Kubica’s 2007 Canadian GP crash continues to drive safety standards
Posted By: James Allen  |  04 Jun 2013   |  9:53 pm GMT  |  74 comments

Six years ago, Robert Kubica had a huge accident at the Circuit Gilles Villeneuve, crashing into a wall at 180mph while trying to overtake Jarno Trulli in the Canadian Grand Prix. Incredibly, the Pole escaped serious injury, emerging with only a slight concussion and a sprained ankle, thanks to the work of the FIA to improve safety standards in Formula 1.

The sport’s approach to safety has changed dramatically since the death of Ayrton Senna in the 1994 San Marino Grand Prix with the FIA’s crash tests for Formula 1 cars becoming more and more stringent. The FIA’s technical delegate Jo Bauer, who is an observer at crash tests, believes Kubica’s accident at the hairpin remains the benchmark for why the FIA’s crash-testing continues to be an important process.

“Kubica’s crash really showed that it is absolutely worth going through this whole process, doing all this testing,” he told the FIA’s AUTO Magazine. “It was a massive accident and for sure I believe the changes to crash testing over the past two decades absolutely saved his life that day.”

FIA race director Charlie Whiting added: “The developments we’ve seen over the last 15 years have without doubt prevented quite a lot of injury. Certainly when you look at the roll-hoop tests, in Robert Kubica’s accident that element was subject to a huge impact and yet retained its integrity.

“Yes, the tests are quite stringent and I’m sure quite a lot of engineers at teams have sleepless nights. But the bottom line is that these tests are not done to frustrate them. If we didn’t do them we’d undoubtedly see more injuries and more compromised racing cars.”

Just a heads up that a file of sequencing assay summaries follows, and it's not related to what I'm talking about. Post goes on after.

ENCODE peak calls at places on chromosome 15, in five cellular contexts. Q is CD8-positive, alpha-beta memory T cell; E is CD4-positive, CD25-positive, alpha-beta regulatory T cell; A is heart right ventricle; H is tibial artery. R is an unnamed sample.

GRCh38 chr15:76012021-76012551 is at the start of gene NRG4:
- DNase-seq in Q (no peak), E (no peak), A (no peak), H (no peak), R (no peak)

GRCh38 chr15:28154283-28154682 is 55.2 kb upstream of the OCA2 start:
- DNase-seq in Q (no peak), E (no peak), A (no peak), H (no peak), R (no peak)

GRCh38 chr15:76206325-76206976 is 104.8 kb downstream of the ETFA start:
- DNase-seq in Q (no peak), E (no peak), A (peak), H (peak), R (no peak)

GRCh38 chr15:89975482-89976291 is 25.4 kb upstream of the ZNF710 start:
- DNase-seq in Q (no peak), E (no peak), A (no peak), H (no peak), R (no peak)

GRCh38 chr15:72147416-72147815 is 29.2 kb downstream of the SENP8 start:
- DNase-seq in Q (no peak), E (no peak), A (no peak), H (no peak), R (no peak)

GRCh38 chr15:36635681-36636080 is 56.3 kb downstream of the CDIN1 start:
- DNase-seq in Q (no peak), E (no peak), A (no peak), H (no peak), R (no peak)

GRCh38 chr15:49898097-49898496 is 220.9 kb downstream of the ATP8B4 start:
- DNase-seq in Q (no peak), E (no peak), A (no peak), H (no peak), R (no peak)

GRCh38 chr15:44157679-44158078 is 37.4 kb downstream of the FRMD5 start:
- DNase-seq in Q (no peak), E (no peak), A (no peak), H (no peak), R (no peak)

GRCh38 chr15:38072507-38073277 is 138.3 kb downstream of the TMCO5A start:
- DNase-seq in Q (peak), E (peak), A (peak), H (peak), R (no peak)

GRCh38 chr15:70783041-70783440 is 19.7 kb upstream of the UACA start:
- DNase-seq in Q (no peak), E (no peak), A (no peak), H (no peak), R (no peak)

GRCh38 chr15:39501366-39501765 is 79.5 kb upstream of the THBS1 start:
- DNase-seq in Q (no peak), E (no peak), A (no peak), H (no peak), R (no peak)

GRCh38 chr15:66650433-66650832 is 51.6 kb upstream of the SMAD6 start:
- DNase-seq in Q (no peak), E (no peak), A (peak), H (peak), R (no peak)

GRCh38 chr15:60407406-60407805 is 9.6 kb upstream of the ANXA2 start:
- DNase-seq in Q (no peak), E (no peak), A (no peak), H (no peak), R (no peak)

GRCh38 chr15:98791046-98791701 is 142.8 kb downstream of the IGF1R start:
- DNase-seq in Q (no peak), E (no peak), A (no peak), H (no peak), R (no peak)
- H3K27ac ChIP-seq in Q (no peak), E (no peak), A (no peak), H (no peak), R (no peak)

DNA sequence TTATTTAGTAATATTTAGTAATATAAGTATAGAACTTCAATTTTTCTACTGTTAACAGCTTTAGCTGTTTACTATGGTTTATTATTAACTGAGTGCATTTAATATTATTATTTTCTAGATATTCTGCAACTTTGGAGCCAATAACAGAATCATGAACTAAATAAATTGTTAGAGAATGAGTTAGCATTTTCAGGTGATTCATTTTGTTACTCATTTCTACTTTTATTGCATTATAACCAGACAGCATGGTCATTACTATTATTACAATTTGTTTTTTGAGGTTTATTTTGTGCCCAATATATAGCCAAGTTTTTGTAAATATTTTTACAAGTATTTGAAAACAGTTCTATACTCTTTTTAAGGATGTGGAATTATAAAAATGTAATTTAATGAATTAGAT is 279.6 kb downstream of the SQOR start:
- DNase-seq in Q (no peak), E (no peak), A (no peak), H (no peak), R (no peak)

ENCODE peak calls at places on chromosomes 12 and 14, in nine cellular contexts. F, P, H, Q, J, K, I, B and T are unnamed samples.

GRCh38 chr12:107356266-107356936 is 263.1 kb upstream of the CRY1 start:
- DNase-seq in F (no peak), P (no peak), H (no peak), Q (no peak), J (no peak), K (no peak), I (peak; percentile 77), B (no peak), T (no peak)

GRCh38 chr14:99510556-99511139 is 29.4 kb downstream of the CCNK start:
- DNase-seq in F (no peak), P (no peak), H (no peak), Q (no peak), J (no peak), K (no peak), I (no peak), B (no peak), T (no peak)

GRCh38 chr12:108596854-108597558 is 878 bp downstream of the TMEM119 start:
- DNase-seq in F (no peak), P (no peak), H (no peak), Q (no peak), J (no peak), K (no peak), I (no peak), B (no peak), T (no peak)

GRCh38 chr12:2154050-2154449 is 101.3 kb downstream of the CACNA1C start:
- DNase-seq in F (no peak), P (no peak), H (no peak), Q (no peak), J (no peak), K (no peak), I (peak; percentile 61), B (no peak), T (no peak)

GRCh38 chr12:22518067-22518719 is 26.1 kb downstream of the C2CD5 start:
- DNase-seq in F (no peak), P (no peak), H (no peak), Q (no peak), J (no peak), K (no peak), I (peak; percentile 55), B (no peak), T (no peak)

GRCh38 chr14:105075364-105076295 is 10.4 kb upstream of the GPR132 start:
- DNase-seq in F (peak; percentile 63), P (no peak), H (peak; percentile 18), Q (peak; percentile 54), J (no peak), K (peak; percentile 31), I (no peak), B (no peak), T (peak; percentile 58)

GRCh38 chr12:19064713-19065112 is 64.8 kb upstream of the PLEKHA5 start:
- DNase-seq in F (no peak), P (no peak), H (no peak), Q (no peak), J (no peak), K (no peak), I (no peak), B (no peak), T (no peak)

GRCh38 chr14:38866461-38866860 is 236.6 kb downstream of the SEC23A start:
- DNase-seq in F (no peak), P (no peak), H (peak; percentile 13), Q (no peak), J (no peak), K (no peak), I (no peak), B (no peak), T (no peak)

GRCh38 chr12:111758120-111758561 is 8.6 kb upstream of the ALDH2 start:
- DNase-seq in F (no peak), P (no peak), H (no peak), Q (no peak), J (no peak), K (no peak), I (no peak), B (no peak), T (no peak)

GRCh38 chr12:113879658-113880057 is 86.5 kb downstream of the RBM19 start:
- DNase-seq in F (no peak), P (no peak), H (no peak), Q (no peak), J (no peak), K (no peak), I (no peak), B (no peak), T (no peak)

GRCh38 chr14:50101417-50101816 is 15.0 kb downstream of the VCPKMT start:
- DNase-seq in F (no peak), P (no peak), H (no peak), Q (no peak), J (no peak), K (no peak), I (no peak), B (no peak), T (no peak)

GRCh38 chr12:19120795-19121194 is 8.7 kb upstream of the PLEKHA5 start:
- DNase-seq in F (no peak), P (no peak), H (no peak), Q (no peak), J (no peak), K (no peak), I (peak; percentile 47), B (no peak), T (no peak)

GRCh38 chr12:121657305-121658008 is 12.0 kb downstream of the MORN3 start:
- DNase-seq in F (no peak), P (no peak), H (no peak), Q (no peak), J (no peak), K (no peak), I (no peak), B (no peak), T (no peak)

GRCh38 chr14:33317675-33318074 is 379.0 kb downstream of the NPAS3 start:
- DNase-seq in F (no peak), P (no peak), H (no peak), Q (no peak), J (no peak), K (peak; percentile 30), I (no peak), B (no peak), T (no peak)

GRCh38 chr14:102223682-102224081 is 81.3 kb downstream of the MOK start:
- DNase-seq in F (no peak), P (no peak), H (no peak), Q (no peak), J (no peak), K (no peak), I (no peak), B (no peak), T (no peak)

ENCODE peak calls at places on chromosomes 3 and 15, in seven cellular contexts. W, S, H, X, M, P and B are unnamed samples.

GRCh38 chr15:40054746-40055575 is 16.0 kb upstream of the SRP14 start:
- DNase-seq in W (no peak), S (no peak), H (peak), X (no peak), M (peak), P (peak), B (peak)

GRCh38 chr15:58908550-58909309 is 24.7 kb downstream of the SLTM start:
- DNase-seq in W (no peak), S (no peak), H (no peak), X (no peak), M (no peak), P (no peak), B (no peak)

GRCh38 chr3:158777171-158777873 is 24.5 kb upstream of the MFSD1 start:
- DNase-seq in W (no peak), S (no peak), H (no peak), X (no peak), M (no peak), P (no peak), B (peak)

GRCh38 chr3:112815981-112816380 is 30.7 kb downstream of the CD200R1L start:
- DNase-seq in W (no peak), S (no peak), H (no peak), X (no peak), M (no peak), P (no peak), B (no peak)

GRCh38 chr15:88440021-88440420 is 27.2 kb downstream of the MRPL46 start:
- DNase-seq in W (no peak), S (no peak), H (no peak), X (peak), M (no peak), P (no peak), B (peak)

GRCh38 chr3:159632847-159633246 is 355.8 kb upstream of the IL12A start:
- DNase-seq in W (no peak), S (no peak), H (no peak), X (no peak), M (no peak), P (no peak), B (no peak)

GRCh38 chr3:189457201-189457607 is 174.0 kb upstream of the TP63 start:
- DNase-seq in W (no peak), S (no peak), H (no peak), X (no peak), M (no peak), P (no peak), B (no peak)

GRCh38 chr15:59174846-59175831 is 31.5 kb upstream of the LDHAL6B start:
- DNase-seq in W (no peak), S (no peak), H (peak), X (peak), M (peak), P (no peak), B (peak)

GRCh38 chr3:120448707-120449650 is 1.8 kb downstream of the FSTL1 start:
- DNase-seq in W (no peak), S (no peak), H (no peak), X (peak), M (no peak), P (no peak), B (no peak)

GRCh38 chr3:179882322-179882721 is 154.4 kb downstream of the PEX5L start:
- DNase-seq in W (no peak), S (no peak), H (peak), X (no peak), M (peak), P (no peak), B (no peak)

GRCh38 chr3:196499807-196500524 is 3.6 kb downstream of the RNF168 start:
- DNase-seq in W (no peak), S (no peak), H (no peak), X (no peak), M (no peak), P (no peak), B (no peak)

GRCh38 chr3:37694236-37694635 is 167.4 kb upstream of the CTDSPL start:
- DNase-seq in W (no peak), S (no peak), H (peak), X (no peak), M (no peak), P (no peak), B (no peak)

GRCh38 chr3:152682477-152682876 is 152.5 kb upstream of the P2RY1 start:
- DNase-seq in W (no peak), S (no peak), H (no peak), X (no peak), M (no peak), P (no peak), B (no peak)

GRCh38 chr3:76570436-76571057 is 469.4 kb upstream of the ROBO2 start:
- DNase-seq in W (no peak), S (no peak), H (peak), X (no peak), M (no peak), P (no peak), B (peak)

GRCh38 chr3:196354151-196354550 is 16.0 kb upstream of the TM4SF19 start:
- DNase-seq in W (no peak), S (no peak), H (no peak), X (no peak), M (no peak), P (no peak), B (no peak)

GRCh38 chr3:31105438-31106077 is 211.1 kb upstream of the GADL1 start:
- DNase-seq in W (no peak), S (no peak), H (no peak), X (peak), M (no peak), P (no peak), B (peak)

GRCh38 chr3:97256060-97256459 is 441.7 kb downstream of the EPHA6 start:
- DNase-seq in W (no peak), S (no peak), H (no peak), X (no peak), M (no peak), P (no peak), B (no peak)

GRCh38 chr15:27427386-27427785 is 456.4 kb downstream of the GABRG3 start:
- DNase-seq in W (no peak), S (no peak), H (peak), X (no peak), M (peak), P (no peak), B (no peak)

The latest accidents to be analysed are ones where the cars are impacted at oblique angles beyond the 90 degrees the tests currently conflict. “That test will be introduced for 2014,” said Whiting. “In Montreal, Robert hit the wall at something approaching a 30-degree angle, and while there isn’t much evidence that there was any great compromise, if we can make everything function that little bit better then it will be a step forward. Sometimes all it takes is being aware that a particular outcome is possible, which was the case there, and that provokes a response.”

The first crash test was introduced in 1985 and was described by Whiting as a “pretty simple frontal impact test”. Initially, teams just had to provide a nose and part of the chassis for testing, but in 1998, a complete chassis was required. At the same time, the first static load test was introduced, followed by roll-hoop and then side and rear impact structure tests.

Bauer added: “Currently we have eight static tests on the chassis and three push-off tests on the impact structure: front, side and rear. We also have two front impact tests, one side and one rear, and a steering column impact test. There are also side penetration tests, so the teams supply a test panel and the chassis must be built with this construction. The tests have become much tougher over the past 15 years.”